What the Pope says

significant quotes from the Holy Father

SAINT JOHN PAUL II

In the hidden recesses of the human heart the grace of a vocation takes the form of a dialogue. It is a dialogue between Christ and an individual, in which a personal invitation is given. Christ calls the person by name and says: “Come, follow me.” This call, this mysterious inner voice of Christ, is heard most clearly in silence and prayer. Its acceptance is an act of faith. (Homily, February 10, 1986)

It is Jesus that you seek when you dream of happiness; He is waiting for you when nothing else you find satisfies you; He is the beauty to which you are so attracted; it is He who provoked you with that thirst for fullness that will not let you settle for compromise; it is He who urges you to shed the masks of a false life; it is He who reads in your heart your most genuine choices, the choices that others try to stifle. It is Jesus who stirs in you the desire to do something great with your lives, the will to follow an ideal, the refusal to allow yourselves to be ground down by mediocrity, the courage to commit yourselves humbly and patiently to improving yourselves and society, making the world more human and more fraternal.” (World Youth Day, Rome, 2000)

If someone among you hears Christ’s call to a complete gift of self in the religious life, do not reject such a noble, though demanding, proposal. Have the courage to say yes generously and firmly; this can give an incomparable depth of meaning to your whole life. (The Meaning of Vocation)

POPE EMERITUS BENEDICT XVI

Particularly in these times, when the voice of the Lord seems to be drowned out by “other voices” and his invitation to follow him by the gift of one’s own life may seem too difficult, every Christian community, every member of the Church, needs consciously to feel responsibility for promoting vocations. It is important to encourage and support those who show clear signs of a call to priestly life and religious consecration, and to enable hem to feel the warmth of the whole community as they respond “yes” to God and the Church. I encourage them, in the same words which I addressed to those who have already chosen to enter the seminary: “You have done a good thing. Because people will always have need of God, even in an age marked by technical mastery of the world and globalization: they will always need the God who has revealed himself in Jesus Christ, the God who gathers us together in the universal Church in order to learn with him and through him life’s true meaning and in order to uphold and apply the standards of true humanity” (Letter to Seminarians, 18 October 2010).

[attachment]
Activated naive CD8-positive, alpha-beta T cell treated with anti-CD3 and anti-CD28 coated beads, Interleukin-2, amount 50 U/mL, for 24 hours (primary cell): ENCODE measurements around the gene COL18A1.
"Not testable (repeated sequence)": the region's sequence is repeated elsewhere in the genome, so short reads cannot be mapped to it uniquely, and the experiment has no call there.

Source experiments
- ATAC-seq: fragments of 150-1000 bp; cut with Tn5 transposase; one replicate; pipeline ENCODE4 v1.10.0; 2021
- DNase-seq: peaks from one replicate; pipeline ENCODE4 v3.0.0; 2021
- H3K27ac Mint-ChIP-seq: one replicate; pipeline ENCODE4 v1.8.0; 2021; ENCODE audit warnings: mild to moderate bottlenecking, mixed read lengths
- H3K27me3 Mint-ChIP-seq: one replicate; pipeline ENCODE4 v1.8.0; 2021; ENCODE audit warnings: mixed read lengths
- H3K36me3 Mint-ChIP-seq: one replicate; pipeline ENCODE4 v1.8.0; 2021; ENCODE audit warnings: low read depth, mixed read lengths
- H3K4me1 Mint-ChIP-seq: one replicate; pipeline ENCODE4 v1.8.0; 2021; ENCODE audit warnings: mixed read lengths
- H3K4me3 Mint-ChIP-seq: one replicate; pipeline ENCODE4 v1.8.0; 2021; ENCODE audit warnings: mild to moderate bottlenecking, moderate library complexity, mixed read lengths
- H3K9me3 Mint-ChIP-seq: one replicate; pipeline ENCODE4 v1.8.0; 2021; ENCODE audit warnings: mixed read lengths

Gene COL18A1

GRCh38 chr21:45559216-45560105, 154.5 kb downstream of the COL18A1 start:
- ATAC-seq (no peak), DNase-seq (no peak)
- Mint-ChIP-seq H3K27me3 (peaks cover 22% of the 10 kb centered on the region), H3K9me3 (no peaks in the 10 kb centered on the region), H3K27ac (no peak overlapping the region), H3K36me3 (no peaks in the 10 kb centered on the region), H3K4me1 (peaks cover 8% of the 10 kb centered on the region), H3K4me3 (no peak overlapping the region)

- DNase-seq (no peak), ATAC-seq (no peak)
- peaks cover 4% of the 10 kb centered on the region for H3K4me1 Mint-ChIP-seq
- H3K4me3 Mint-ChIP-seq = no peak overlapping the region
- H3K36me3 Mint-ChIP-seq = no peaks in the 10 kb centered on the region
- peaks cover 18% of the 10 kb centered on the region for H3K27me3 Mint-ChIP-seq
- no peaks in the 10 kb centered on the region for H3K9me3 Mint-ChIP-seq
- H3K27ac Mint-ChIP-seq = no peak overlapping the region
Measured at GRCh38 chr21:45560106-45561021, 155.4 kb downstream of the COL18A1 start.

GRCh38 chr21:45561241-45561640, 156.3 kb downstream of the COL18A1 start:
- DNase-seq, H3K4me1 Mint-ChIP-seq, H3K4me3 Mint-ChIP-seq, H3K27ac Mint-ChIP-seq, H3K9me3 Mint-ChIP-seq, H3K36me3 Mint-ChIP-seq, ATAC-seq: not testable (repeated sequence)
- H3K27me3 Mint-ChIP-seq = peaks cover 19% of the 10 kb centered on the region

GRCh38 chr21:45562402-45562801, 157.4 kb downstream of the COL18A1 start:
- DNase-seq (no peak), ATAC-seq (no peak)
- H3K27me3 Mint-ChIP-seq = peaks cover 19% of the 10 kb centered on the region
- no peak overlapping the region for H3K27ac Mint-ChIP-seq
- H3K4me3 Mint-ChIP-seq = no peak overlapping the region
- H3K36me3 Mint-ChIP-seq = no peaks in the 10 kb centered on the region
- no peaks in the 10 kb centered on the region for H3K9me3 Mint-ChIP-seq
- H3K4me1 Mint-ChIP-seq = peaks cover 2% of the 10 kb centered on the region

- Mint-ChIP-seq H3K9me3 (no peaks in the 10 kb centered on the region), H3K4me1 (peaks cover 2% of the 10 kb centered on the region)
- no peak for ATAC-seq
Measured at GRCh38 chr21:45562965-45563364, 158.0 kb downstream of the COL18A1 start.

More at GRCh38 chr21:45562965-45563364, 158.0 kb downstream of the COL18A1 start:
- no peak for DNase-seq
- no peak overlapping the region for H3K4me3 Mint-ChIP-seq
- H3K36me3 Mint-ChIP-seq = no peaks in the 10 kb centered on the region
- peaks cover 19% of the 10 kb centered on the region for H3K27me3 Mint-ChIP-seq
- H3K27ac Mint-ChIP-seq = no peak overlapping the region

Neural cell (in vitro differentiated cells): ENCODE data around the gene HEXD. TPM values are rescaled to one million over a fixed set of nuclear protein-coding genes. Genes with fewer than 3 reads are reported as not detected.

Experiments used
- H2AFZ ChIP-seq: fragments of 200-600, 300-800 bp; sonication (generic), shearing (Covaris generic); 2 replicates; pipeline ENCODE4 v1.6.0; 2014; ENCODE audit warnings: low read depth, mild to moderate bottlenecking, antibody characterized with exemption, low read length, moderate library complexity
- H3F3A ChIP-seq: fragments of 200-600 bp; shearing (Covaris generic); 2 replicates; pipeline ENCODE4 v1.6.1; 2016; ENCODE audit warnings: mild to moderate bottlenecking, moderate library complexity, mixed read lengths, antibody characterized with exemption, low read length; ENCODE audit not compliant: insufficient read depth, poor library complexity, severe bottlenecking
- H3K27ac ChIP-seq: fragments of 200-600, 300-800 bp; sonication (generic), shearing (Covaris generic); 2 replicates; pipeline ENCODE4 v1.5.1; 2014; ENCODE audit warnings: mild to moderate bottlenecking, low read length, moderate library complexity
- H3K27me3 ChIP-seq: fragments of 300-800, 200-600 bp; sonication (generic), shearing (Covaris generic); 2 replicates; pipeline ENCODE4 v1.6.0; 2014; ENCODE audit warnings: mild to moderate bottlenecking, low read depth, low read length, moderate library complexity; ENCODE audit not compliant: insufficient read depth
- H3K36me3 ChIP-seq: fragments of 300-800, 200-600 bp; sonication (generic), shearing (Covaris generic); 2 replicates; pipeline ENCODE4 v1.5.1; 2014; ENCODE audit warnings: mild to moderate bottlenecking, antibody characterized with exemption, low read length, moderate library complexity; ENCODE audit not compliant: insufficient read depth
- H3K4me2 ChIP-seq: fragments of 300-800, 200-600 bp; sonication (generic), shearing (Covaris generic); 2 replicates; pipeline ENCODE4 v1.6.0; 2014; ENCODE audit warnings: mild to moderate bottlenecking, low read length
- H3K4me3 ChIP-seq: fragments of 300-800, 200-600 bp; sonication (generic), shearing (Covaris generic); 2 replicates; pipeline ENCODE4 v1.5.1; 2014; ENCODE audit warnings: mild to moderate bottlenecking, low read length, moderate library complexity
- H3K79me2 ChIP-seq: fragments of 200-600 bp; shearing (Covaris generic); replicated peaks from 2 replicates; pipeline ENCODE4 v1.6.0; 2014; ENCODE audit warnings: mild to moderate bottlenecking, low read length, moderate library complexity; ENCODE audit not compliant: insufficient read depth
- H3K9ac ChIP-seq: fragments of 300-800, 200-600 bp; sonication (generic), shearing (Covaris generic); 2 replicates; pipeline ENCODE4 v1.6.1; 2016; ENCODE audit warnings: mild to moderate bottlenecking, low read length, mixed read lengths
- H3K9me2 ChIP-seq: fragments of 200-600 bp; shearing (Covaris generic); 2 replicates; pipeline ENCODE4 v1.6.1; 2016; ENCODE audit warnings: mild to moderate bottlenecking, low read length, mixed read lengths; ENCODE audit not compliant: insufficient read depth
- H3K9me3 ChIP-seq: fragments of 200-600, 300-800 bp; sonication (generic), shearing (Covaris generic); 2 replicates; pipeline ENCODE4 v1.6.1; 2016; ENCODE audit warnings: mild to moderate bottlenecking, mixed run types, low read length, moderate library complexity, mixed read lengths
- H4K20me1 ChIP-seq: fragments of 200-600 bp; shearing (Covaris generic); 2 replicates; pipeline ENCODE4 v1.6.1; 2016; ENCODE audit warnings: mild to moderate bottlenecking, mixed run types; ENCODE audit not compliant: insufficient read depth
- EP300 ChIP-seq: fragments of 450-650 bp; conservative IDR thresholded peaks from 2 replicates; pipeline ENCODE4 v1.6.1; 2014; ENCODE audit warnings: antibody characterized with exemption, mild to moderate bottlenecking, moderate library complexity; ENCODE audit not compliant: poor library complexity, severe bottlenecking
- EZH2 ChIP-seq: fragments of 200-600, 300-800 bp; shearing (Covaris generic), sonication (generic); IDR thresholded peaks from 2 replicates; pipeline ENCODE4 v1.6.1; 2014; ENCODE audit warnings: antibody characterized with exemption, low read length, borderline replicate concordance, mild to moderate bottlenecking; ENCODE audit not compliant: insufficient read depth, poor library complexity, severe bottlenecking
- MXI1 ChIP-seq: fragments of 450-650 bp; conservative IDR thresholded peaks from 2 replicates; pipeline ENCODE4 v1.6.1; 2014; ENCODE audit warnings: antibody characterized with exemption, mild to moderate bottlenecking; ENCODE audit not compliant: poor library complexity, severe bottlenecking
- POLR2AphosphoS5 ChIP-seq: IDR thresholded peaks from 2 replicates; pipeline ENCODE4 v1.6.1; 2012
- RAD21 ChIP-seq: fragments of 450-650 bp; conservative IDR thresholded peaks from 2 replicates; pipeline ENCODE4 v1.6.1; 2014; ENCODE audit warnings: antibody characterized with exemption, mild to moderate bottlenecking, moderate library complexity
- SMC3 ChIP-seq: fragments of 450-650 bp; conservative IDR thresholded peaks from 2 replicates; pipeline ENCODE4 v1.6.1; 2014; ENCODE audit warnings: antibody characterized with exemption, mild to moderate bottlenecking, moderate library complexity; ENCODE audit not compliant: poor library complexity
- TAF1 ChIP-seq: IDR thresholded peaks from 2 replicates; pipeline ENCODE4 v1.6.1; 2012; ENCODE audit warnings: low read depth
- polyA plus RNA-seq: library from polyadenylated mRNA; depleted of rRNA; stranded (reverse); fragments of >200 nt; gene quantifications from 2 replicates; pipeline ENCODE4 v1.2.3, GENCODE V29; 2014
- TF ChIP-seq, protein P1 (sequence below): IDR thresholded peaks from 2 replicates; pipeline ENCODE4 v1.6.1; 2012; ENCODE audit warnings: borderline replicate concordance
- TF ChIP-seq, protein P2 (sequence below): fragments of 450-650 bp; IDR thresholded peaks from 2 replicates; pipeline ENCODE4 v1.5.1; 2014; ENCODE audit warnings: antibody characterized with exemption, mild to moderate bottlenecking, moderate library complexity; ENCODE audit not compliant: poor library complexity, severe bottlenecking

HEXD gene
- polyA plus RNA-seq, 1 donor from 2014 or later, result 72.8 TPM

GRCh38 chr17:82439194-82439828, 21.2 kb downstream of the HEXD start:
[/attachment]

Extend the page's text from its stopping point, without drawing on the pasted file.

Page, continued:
The great task of evangelization requires an ever greater number of people to respond generously to God’s call and to make a lifelong commitment to the cause of the Gospel.

Christ calls others to follow him more closely in the priesthood or in consecrated life. It is  hard to put into words the happiness you feel when you know that Jesus seeks you, trusts in  you, and with his unmistakable voice also says to you: “Follow me!” (cf. Mk 2:14).

Dear young people, today Christ is asking you the same question which he asked the Apostles: “Who do you say that I am?” Respond to him with generosity and courage, as befits young hearts like your own. Say to him: “Jesus, I know that you are the Son of God, who have given your life for me. I want to follow you faithfully and to be led by your word. You know me and you love me. I place my trust in you and I put my whole life into your hands. I want you to be the power that strengthens me and the joy which never leaves me”. (Homily WYD Madrid July 2011)

POPE FRANCIS

True joy does not come from things or from possessing, no! It is born from the encounter, from the relationship with others, it is born from feeling accepted, understood and loved, and from accepting, from understanding and from loving; and this is not because of a passing fancy but because the other is a person. Joy is born from the gratuitousness of an encounter! It is hearing someone say, but not necessarily with words: “You are important to me”. This is beautiful…. And it is these very words that God makes us understand. In calling you God says to you: “You are important to me, I love you, I am counting on you”. Jesus says this to each one of us! Joy is born from that! The joy of the moment in which Jesus looked at me. Understanding and hearing this is the secret of our joy. Feeling loved by God, feeling that for him we are not numbers but people; and hearing him calling us. Becoming a priest or a man or woman religious is not primarily our own decision. I do not trust that seminarian or that woman novice who says: “I have chosen this path”. I do not like this! It won’t do! Rather it is the response to a call and to a call of love. I hear something within me which moves me and I answer “yes”. It is in prayer that the Lord makes us understand this love, but it is also through so many signs that we can read in our life, in the many people he sets on our path. And the joy of the encounter with him and with his call does not lead to shutting oneself in but to opening oneself; it leads to service in the Church. St Thomas said: “bonum est diffusivum sui” — the Latin is not very difficult! — Good spreads. And joy also spreads. Do not be afraid to show the joy of having answered the Lord’s call, of having responded to his choice of love and of bearing witness to his Gospel in service to the Church. And joy, true joy, is contagious; it is infectious… (Meeting with seminarians and novices July 6th 2013)